When it comes to navigating how to be both a family-friendly holiday crowdpleaser and a faithful adaptation of a tricky but profound musical, Into the Woods is mostly golden.
A disclaimer: Despite a dizzying and delightful first half, the film ultimately devolves into a very grim fairy tale.
With the exception of Meryl Streep (as the Witch) and James Corden (as the Baker), the cast is bland, and the bombastic orchestrations tend to steamroll the nuances of Sondheim's score.
If you go down to the woods today... you'll find A-listers dressed like 'Game of Thrones' extras belting out showtunes.
The movie is a watchable, tuneful contraption.
Marshall's film captures enough of the emotions that course through this sneaky fairy tale about childish things like love, sex, grief, insecurity, abandonment, and forbearance.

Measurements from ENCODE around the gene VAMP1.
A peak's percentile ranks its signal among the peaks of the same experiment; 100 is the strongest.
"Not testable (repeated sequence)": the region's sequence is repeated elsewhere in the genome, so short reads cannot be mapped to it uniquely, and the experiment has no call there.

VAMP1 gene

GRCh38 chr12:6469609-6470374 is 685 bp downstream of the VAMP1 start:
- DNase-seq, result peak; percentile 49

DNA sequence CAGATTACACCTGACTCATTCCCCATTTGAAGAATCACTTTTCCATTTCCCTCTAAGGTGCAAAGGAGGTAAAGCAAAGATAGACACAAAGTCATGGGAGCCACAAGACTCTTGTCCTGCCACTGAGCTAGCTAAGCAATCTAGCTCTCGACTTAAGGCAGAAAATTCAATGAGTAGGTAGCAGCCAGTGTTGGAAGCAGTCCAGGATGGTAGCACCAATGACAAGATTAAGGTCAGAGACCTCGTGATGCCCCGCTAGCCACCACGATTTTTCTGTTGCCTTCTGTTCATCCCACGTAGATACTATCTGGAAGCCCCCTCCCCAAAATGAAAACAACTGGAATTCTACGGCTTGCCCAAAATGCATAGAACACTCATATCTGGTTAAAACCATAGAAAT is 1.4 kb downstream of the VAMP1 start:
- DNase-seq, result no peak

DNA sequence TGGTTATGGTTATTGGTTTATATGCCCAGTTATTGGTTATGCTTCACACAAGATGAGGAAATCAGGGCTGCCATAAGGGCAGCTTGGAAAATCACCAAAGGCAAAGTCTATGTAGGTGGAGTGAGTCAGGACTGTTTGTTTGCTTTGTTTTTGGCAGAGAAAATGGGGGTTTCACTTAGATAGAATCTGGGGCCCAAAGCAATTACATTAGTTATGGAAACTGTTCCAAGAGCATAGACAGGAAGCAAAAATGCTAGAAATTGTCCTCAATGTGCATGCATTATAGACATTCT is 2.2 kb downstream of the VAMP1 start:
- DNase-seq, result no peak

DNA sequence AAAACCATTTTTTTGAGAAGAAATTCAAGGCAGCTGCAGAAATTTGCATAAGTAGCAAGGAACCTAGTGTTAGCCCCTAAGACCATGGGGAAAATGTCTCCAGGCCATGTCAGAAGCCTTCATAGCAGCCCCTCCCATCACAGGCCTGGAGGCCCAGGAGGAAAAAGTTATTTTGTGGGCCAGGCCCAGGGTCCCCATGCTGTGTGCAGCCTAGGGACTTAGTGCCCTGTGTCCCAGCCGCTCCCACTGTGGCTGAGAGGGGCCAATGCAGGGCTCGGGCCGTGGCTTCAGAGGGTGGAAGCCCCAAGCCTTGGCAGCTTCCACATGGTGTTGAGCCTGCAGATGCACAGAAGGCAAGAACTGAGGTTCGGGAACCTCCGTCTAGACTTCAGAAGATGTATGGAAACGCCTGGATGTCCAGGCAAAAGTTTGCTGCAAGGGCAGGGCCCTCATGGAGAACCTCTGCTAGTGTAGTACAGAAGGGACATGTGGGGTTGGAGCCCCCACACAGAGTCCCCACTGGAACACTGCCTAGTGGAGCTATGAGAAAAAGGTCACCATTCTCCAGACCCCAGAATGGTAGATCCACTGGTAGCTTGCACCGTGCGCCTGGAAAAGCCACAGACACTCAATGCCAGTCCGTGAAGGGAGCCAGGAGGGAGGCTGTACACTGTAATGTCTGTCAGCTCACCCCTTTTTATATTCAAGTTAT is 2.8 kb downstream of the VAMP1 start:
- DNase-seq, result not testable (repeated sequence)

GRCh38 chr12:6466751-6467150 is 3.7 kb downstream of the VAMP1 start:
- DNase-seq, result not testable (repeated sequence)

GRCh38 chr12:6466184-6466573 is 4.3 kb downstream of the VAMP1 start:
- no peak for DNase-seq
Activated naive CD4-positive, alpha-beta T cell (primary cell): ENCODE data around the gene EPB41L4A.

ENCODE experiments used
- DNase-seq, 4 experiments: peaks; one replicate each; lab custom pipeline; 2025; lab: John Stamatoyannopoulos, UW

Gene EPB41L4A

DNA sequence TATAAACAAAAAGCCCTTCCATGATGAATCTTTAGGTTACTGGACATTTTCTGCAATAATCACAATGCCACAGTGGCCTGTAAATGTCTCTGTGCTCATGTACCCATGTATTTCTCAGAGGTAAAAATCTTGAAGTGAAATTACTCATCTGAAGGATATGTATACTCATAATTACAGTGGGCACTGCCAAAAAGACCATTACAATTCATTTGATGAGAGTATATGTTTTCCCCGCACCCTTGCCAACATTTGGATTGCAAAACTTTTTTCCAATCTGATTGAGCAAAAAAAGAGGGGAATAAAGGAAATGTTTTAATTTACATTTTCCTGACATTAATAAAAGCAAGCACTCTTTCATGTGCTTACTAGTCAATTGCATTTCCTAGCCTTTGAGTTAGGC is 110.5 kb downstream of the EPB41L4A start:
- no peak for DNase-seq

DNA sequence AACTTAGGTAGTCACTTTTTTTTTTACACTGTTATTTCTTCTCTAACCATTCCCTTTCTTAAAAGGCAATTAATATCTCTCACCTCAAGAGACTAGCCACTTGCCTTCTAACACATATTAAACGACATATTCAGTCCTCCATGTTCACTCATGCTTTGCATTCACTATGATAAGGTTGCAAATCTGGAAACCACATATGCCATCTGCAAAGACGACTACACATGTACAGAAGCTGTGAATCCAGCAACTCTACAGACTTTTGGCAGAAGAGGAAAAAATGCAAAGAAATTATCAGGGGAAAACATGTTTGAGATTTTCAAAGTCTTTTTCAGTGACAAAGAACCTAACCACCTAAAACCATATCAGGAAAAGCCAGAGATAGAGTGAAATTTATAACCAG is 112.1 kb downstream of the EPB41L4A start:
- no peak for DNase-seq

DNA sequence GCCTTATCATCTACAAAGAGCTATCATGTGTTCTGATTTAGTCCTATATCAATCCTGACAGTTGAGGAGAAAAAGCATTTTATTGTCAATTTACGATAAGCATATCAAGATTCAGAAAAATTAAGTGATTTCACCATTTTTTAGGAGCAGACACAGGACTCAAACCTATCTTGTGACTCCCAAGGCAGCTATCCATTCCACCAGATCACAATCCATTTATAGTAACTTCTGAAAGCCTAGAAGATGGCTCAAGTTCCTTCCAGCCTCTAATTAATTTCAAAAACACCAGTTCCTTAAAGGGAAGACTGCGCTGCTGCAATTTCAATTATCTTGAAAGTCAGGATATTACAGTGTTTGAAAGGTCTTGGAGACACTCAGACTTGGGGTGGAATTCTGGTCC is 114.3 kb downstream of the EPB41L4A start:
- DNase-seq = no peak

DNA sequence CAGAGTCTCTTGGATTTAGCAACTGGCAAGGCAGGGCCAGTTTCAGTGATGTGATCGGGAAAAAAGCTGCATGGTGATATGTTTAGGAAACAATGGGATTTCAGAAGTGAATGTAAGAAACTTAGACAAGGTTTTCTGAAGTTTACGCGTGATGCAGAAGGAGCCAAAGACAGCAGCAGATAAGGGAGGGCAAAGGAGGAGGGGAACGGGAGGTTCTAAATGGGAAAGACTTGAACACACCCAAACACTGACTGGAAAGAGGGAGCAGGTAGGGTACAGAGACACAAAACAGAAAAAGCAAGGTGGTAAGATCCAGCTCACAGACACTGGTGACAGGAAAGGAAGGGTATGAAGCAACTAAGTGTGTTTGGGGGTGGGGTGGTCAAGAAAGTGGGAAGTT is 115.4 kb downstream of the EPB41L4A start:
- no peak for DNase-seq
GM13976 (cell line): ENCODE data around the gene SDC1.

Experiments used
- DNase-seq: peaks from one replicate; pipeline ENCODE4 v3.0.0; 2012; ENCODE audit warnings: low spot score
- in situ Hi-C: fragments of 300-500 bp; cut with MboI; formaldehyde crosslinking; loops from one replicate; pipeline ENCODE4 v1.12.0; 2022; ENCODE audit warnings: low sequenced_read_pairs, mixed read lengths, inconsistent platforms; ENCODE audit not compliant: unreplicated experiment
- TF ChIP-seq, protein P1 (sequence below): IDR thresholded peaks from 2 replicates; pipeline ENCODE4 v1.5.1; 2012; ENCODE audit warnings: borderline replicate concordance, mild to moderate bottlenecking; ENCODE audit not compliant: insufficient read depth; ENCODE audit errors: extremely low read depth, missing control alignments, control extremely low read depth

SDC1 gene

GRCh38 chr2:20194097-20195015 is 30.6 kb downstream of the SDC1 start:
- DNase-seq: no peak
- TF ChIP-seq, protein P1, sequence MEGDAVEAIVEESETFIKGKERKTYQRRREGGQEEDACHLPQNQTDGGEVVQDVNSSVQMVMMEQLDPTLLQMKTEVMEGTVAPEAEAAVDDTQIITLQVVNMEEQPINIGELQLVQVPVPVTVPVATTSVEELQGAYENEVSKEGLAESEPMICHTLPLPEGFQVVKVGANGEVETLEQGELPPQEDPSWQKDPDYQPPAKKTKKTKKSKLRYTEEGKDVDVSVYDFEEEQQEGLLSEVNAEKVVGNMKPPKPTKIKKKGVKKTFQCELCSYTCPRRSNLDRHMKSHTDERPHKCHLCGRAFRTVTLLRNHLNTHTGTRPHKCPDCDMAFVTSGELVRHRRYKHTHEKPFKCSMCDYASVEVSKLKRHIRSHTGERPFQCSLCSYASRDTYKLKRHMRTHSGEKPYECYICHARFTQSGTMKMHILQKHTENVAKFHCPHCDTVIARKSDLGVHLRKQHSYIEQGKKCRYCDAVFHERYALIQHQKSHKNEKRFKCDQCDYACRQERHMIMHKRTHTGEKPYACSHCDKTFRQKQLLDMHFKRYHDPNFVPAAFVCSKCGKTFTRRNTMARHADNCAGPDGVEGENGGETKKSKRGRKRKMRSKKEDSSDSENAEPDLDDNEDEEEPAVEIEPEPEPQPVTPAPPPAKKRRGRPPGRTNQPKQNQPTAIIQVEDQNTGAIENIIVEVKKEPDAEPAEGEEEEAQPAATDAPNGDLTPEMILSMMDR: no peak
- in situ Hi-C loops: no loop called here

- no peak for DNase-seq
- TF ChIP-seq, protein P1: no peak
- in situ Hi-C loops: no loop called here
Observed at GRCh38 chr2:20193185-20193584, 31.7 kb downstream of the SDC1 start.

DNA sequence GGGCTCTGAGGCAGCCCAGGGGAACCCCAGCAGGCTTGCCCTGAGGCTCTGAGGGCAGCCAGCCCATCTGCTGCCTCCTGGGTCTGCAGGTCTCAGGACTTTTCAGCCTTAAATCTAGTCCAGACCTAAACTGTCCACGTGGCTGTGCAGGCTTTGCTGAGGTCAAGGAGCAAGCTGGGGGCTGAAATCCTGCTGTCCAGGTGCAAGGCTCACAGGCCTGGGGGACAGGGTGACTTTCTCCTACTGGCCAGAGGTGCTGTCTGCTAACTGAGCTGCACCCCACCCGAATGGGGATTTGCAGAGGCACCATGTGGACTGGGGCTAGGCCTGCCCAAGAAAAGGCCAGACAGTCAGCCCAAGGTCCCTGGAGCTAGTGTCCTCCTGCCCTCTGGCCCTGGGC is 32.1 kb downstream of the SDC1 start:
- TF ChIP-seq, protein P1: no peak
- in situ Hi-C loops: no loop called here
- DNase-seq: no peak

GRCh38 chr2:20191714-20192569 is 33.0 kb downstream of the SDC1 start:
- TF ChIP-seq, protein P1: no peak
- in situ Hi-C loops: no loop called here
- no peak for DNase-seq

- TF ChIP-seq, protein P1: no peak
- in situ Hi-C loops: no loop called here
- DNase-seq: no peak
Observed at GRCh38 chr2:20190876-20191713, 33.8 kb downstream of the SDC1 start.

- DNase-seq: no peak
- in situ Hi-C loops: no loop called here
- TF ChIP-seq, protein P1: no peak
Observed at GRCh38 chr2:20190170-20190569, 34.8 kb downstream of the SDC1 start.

A jolly mash-up of symbol-laden, signature once-upon-a-time tales about lust, envy, greed, and misguided pursuits of happiness.
"Into the Woods," the splendid Disney screen adaptation of the Stephen Sondheim-James Lapine musical, infuses new vitality into the tired marketing concept of entertainment for "children of all ages."
"Into the Woods" could have taken a well-worn path toward stagey sentiments, but those who worried that Hollywood might drain the enchantment from the Enchanted Forest can live happily after.